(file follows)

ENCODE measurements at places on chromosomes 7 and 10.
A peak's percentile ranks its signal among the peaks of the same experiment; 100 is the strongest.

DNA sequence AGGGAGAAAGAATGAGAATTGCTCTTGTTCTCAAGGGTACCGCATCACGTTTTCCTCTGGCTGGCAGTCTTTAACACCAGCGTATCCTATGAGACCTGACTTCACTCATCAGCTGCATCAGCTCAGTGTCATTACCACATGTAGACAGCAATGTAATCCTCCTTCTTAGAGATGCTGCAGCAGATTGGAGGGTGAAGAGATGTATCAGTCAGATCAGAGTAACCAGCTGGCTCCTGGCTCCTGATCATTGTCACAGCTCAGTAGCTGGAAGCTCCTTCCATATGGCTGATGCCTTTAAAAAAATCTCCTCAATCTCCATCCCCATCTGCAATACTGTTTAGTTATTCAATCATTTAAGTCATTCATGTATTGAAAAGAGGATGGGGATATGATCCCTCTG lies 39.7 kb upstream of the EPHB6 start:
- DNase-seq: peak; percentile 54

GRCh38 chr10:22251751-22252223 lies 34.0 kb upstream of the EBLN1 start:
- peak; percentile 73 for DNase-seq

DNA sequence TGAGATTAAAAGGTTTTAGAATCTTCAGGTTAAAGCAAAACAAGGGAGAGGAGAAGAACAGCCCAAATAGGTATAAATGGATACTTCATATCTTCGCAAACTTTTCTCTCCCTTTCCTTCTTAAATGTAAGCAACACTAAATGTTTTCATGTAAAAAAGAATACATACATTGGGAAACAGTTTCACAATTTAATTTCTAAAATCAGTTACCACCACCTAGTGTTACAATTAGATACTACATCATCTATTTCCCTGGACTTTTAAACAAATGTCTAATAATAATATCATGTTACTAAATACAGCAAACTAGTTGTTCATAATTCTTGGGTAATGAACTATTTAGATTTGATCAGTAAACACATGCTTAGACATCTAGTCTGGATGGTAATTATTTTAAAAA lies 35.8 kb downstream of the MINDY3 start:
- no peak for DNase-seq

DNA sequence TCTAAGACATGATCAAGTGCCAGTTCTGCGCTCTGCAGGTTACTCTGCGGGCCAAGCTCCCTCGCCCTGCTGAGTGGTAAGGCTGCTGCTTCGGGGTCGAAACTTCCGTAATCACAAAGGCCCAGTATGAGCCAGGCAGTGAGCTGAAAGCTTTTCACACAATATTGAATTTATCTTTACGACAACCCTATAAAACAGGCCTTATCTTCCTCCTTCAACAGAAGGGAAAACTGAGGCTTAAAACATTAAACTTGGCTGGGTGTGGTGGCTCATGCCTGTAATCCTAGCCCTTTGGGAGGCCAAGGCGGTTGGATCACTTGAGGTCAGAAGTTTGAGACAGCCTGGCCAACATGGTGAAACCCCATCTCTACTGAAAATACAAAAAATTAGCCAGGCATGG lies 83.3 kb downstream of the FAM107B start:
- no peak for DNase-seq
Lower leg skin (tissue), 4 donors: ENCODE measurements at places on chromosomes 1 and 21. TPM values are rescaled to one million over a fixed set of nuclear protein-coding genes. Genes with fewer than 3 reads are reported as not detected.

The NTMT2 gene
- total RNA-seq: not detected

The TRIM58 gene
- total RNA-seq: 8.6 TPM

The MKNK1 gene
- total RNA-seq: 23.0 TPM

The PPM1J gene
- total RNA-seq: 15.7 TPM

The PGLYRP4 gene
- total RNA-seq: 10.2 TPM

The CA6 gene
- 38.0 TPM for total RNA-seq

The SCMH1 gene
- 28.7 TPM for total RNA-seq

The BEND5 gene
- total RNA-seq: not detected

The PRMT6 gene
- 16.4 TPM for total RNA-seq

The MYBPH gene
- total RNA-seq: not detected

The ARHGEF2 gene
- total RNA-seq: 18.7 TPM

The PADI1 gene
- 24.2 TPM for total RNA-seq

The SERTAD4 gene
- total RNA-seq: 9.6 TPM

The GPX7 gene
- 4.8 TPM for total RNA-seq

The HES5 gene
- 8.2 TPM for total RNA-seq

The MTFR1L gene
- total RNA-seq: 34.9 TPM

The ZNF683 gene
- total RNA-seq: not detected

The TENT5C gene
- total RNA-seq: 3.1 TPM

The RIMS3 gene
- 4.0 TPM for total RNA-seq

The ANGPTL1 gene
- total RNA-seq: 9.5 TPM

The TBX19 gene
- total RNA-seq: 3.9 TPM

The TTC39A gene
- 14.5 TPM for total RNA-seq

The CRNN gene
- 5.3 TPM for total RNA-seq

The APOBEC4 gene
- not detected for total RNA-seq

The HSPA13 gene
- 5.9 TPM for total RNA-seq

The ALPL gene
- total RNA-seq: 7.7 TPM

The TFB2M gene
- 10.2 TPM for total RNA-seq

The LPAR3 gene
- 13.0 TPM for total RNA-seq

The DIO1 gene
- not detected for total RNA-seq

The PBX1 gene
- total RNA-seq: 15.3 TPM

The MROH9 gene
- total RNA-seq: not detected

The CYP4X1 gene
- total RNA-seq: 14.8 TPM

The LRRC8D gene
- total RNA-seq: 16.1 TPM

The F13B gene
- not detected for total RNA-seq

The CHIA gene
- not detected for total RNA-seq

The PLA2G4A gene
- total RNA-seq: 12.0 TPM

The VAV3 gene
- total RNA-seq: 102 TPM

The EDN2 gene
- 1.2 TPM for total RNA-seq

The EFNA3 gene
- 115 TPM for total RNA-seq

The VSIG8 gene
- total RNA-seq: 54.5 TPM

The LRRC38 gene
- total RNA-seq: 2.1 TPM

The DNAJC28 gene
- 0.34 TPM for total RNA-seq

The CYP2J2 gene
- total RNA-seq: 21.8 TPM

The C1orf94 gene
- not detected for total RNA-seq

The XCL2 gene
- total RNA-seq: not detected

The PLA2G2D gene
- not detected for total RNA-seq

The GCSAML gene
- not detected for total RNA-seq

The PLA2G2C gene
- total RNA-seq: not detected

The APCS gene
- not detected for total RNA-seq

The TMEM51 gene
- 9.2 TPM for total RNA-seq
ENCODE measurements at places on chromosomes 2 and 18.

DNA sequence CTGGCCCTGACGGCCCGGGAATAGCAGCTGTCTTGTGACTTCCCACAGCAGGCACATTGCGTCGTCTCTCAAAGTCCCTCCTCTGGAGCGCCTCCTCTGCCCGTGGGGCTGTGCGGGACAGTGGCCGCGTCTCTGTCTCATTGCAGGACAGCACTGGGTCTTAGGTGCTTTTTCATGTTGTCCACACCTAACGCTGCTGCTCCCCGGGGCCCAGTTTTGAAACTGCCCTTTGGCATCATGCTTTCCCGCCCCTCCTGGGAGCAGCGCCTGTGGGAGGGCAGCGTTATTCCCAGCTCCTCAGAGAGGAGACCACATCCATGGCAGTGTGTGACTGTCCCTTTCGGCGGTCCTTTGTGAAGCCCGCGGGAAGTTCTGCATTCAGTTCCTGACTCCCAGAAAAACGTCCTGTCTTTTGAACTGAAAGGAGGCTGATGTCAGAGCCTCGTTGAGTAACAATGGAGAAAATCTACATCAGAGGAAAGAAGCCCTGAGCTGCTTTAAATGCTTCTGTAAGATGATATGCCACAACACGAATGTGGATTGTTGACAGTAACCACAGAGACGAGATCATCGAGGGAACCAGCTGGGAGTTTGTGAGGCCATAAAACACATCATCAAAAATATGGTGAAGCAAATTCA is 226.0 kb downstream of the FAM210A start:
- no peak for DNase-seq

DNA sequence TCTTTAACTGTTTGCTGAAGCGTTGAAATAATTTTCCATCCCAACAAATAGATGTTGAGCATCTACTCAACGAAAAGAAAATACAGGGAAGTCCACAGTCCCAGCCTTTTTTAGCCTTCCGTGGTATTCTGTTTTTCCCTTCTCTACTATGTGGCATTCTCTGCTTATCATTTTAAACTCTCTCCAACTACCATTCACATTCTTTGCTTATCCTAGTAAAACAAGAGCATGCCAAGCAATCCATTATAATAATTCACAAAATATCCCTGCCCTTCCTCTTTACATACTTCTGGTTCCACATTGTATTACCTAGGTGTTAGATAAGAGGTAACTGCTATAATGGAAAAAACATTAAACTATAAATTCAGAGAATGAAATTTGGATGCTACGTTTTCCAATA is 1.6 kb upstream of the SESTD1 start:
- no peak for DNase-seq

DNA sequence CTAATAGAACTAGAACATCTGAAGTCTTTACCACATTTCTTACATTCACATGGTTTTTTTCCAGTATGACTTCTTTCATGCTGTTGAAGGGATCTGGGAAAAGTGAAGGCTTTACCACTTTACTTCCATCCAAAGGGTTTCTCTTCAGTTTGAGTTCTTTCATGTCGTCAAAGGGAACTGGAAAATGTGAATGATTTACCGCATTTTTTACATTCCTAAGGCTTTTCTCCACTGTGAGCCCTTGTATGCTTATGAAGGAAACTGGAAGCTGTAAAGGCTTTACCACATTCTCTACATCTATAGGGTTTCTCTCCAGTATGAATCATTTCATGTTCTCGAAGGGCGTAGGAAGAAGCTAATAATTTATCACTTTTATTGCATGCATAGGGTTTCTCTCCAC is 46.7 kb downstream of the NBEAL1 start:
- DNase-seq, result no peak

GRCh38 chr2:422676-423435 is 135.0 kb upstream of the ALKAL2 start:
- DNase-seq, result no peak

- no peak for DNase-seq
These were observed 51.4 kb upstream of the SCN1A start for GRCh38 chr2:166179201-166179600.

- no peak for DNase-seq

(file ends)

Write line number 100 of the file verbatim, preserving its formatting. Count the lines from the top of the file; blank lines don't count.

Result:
The XCL2 gene